At the Gate: A fortress hub at TCCA
With Porter Airlines recently celebrating its third anniversary, it might be an idea to take a closer look at its hub-and-spoke model to see if it continues to make sense.
November 24, 2009 By Brian Dunn
With Porter Airlines recently celebrating its third anniversary, it might be an idea to take a closer look at its hub-and-spoke model to see if it continues to make sense. When Porter began operations in October 2006 out of Toronto Island Airport, or Toronto City Centre Airport (TCCA), as it’s now officially called, it was a pretty straightforward business model, namely flights between TCCA and Ottawa. Then Montreal was added. Later came seasonal service between TCCA and Halifax via Ottawa, with Quebec City being added, along with year-round service to New York Newark, Thunder Bay, Chicago and Boston. The only problem is that all flights must pass through TCCA. So if somebody wants to fly from Montreal or Ottawa to Chicago, the flight stops at TCCA. Not a major inconvenience, since TCCA is geographically on the way to Chicago. But to fly from Montreal or Ottawa to Newark or Boston via Toronto? Not exactly on the way. More like out of the way. Why then, would anybody want to fly Porter from Montreal or Ottawa to Newark or Boston via Toronto instead of a direct flight on Air Canada or an American carrier?
“Because people still prefer Porter’s service (including free beer and wine onboard) to other airlines and our proximity to downtown Toronto,” explained Porter spokesperson Brad Cicero who added the hub-and-spoke model won’t be changed anytime soon. That could be a mistake, according to several industry watchers. “Unless they offer me a real discount, which would hurt their profitability, I’m not interested in spending all that time getting there,” said Karl Moore, a management professor at McGill University. “Plus I would have to clear U.S. Customs in Toronto, because it would be a domestic flight (between Montreal and Toronto), whereas I would prefer to clear Customs in Montreal and not worry about getting to my destination late.” There are considerable savings on Porter versus other airlines if you book last minute and you’re prepared to spend four hours getting from Montreal to Newark via Toronto versus a little over an hour on Air Canada, for example.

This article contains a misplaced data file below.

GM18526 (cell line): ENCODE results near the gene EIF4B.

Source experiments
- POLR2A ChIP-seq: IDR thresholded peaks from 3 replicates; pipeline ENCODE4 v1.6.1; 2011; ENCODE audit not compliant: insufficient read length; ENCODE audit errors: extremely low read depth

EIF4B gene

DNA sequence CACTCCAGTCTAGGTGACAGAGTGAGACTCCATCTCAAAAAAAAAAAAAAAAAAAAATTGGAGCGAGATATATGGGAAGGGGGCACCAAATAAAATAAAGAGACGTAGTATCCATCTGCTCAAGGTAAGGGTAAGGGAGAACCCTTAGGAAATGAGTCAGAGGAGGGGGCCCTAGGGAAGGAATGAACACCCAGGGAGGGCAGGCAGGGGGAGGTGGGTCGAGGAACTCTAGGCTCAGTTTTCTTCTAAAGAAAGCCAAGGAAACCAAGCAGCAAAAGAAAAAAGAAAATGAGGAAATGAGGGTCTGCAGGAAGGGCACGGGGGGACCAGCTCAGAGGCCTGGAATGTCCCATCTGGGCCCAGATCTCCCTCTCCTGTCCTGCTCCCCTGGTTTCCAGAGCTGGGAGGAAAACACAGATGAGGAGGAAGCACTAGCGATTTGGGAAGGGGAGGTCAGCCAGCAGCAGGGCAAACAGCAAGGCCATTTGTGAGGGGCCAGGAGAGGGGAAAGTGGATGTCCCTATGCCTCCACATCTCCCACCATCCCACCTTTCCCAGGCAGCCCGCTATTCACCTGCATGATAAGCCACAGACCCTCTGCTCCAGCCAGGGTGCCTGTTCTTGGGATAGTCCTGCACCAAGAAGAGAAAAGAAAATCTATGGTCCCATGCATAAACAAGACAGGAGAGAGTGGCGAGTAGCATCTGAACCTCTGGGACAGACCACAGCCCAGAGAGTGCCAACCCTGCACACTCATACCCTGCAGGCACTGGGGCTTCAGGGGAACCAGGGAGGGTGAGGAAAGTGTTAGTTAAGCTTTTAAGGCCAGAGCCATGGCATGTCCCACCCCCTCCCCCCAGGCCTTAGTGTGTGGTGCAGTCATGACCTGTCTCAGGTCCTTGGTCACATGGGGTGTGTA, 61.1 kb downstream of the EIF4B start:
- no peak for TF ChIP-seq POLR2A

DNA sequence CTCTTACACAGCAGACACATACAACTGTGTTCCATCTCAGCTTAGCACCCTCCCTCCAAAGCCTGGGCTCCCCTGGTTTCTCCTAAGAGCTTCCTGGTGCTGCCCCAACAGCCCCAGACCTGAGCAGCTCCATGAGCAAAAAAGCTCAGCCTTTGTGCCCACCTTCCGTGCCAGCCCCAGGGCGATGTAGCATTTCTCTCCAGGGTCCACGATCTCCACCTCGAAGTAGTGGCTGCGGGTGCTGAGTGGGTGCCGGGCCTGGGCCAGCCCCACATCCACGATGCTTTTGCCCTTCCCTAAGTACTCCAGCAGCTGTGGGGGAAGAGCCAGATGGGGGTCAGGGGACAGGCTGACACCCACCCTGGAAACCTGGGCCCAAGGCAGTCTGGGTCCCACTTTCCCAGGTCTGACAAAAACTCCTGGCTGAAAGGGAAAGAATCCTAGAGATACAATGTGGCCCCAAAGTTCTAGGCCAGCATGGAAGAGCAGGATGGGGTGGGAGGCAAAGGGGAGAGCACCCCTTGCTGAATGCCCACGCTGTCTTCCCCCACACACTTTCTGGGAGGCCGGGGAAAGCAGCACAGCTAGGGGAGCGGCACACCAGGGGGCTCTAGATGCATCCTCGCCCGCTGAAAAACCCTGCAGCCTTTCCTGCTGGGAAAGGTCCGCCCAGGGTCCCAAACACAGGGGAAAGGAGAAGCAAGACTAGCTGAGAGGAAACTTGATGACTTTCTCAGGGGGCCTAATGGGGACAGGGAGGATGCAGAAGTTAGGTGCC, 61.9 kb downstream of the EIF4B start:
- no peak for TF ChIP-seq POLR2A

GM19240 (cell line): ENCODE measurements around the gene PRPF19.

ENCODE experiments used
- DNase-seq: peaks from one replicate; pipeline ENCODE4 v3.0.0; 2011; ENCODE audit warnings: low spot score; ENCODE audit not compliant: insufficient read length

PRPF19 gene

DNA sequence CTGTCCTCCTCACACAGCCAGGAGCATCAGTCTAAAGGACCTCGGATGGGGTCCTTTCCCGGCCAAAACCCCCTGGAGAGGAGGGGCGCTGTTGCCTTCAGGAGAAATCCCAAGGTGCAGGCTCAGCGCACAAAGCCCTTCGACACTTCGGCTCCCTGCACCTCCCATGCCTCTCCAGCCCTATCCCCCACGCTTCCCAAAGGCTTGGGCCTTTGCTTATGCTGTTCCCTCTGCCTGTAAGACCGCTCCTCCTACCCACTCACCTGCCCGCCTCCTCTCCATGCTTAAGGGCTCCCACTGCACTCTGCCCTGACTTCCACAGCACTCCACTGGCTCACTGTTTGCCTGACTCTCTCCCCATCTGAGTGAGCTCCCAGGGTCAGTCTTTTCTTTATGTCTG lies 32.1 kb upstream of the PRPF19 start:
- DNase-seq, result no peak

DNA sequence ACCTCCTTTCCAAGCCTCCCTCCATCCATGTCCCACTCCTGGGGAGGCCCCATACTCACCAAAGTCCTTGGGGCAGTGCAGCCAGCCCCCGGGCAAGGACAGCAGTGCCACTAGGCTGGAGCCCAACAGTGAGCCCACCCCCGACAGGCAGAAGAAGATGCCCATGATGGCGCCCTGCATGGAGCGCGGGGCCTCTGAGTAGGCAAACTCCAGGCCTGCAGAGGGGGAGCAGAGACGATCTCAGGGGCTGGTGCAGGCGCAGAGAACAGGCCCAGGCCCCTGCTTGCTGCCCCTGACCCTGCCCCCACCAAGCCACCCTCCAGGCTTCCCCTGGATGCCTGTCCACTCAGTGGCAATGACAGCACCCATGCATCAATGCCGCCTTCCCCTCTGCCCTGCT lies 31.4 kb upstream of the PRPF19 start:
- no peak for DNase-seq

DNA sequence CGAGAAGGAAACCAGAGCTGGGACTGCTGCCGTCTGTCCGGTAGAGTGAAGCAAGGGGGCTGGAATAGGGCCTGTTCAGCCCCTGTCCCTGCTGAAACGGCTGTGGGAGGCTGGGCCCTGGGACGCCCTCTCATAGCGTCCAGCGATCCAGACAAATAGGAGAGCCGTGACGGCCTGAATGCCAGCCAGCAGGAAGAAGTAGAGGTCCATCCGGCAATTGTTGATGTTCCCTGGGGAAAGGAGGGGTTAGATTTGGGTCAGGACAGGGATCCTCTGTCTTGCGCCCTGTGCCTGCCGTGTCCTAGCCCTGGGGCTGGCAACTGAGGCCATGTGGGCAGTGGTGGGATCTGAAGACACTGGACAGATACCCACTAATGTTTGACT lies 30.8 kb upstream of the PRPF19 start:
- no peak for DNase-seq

But if you book in advance on Air Canada, the savings on Porter is only about $100 return and you’re still spending four hours travel time each way. “There’s no doubt, they’ll have to have more centres (like TCCA), because people just won’t put up with having to go through Toronto,” said one industry analyst who requested anonymity. “If I’m in Montreal, I’m not taking Porter to Boston or Newark, unless it’s the only flight available.”
The analyst suggested Porter’s hands are tied due to its small fleet, but said the airline will probably add more centres as it adds more aircraft. The hub-and-spoke model puts Porter at a real disadvantage, because flying is more about convenience than price, according to another industry analyst who spoke off the record.
“Porter can be competitive flying from point A to B, but not from A to C via B,” said the analyst. “But I think they know what’s going on and they’re realistic that there’s a certain segment of the market they won’t attract with their current model. I think they realize that people flying from Montreal to Toronto aren’t necessarily going on to Boston or Newark.”
At the same time, the analyst suggested Air Canada could get more aggressive in its pricing to maintain its share of those U.S. markets that Porter has recently entered and plans to enter. “Porter still has a good niche business, which appeals to certain travellers on their non-stop routes by offering good service, good seat pitch and downtown airport location.”
Another point of view is offered by Douglas Reid, a professor at Queen’s University School of Business specializing in the airline industry, who suggested Porter may not want to build another hub. “The problem with a second hub is that it entails a huge cost escalation and, let’s face it, Porter is a Toronto airline. And the fun part of TCCA is the lounge experience which makes people go ‘Wow’ when they see it. That would be hard to duplicate at other airports.” Reid believes Porter’s priority is to get all the slots it can at TCCA (which are limited under the tripartite agreement that controls the area) to make it a fortress hub and prevent Air Canada from moving in. “They also need to increase their load factors, which are slightly under 50 per cent by my calculations, even though they claim they’re profitable.”
Brian Dunn is a Wings writer and columnist.
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